But the religious recordings made in Bristol, like those of the white gospel quartet from Tennessee, the Alcoa Quartet, and the Kentucky-based Ernest Phipps and his Congregation, were also important. “The Phipps stuff is rare. There’s only a handful of recordings of Holiness music from this period,” Kimball says. “Holiness and Pentecostalism were pretty new innovations in American music at the time … with a very strong African-American influence. If you don’t know a lot about mountain music and all of its varieties, it can be kind of mindboggling to hear.”
The sessions offered a clear window into a disappearing past. But, as King argues, they also pointed the way for country music’s future. “It defined where country music would go for the next 30, 40 years — i.e. multi-part harmony-singing by the Carters, and yodeling with guitar defined by Jimmie Rodgers. Up until that time, what was being considered ‘country music’ was basically guitar and harmonica, or fiddle band configurations that we would now call old-time string band music.”
No less an authority than the late Johnny Cash (who married June Carter) stated that what happened in Bristol was “the single most important event in the history of country music.” But the challenge for Turner and the staff at the new Birthplace of Country Music museum will be to engage a modern audience with sounds that are seminal, but far removed from modern ears.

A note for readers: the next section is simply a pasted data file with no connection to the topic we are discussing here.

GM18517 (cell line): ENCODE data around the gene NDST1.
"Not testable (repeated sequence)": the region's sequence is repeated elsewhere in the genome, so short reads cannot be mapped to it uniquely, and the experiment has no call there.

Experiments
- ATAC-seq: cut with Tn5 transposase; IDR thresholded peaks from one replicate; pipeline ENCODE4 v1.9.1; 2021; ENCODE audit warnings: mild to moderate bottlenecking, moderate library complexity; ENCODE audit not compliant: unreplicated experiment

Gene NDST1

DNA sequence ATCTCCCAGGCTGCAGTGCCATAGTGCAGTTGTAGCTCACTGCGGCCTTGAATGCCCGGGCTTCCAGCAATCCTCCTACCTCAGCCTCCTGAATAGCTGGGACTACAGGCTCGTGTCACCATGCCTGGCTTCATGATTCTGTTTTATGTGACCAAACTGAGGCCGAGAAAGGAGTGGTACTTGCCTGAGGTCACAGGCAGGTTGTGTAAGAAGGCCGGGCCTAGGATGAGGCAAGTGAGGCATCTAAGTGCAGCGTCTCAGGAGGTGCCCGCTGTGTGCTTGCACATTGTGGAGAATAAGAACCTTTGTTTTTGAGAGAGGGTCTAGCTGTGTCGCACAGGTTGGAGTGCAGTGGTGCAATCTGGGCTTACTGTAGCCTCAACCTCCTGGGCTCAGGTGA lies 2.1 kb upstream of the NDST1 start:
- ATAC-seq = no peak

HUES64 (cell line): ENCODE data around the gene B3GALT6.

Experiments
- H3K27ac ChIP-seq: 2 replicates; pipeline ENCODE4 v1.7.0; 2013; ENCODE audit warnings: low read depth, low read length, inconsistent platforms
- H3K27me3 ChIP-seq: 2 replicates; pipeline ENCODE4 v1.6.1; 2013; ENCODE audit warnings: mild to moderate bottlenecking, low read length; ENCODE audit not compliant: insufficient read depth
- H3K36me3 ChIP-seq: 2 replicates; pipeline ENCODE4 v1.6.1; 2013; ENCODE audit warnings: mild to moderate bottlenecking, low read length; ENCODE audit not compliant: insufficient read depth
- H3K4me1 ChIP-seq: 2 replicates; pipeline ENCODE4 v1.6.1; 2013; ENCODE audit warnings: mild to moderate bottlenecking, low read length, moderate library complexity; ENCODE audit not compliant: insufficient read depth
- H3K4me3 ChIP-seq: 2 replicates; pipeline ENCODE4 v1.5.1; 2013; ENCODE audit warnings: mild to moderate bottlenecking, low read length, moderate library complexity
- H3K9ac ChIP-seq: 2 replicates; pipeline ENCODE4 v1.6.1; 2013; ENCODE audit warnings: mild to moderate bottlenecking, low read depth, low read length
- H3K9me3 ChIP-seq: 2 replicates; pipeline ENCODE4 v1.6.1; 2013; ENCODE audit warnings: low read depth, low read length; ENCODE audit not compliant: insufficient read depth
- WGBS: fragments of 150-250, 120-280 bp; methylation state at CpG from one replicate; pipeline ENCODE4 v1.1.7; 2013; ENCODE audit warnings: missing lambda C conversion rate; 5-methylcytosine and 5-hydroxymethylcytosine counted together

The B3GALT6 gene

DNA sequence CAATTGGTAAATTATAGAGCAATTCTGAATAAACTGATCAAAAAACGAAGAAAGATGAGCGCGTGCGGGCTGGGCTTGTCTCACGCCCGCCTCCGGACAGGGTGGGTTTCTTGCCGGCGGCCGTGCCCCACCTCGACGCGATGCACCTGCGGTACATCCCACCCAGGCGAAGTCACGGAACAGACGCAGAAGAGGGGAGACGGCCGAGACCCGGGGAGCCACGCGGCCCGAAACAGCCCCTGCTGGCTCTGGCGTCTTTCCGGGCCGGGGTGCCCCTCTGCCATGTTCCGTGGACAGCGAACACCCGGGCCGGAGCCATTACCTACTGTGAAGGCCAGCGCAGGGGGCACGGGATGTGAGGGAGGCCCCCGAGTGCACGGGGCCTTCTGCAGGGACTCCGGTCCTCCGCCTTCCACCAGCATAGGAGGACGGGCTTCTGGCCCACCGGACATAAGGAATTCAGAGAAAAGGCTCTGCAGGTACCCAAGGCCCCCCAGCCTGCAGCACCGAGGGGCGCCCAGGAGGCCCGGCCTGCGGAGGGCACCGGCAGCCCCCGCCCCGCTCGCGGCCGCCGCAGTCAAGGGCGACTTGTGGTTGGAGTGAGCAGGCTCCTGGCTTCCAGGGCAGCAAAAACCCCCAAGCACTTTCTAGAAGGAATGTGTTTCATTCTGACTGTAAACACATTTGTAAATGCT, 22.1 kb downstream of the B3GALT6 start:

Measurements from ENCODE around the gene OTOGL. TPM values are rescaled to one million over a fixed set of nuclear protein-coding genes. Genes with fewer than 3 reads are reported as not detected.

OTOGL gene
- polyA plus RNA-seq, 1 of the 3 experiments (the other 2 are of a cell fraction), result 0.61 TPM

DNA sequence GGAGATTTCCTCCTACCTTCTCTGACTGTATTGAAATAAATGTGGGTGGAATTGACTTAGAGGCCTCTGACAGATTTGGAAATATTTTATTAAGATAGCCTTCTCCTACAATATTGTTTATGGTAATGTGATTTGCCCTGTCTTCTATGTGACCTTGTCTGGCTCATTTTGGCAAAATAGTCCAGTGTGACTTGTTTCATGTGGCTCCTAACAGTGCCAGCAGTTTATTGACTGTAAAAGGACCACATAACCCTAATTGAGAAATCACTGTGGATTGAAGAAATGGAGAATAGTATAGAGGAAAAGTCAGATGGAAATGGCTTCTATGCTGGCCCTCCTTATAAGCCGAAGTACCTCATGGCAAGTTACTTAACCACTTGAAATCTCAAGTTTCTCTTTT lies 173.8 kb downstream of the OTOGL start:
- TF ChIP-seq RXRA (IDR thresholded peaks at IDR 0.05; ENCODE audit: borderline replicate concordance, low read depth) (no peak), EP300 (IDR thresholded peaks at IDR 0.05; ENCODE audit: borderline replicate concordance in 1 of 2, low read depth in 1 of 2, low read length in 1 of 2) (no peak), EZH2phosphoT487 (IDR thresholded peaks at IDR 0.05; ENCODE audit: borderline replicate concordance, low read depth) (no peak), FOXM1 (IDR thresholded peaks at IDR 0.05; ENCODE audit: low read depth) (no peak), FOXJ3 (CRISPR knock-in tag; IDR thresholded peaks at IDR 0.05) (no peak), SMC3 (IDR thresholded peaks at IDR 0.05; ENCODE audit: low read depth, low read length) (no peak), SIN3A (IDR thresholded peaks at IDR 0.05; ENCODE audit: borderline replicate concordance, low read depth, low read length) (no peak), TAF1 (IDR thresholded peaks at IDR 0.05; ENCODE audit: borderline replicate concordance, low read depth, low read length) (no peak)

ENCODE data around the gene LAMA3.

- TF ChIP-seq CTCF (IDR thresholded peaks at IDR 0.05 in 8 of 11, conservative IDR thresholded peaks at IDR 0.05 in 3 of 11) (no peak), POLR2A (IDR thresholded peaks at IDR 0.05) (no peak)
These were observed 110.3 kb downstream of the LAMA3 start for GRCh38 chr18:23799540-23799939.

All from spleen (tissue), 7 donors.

“What we have to offer is the story of music that has carried across time,” the curator says. “Music that had a lot of commercial impact at the time, but is really a story of how popular American music was recorded and marketed, and how the sound traveled.”
Turner promises a multimedia experience. “There will be listening booths that will take a Bristol Sessions song and see how it was recorded by Bob Dylan or Joan Baez or Nirvana.” In this way, we will hear “all the different trajectories
Roots music should be celebrated, not embalmed, she says. “We want to keep this a living tradition, rather than an archaeological one.”
For more information on the Birthplace of Country Music museum, whose grand opening is on Aug. 2, visit birthplaceofcountrymusic.org.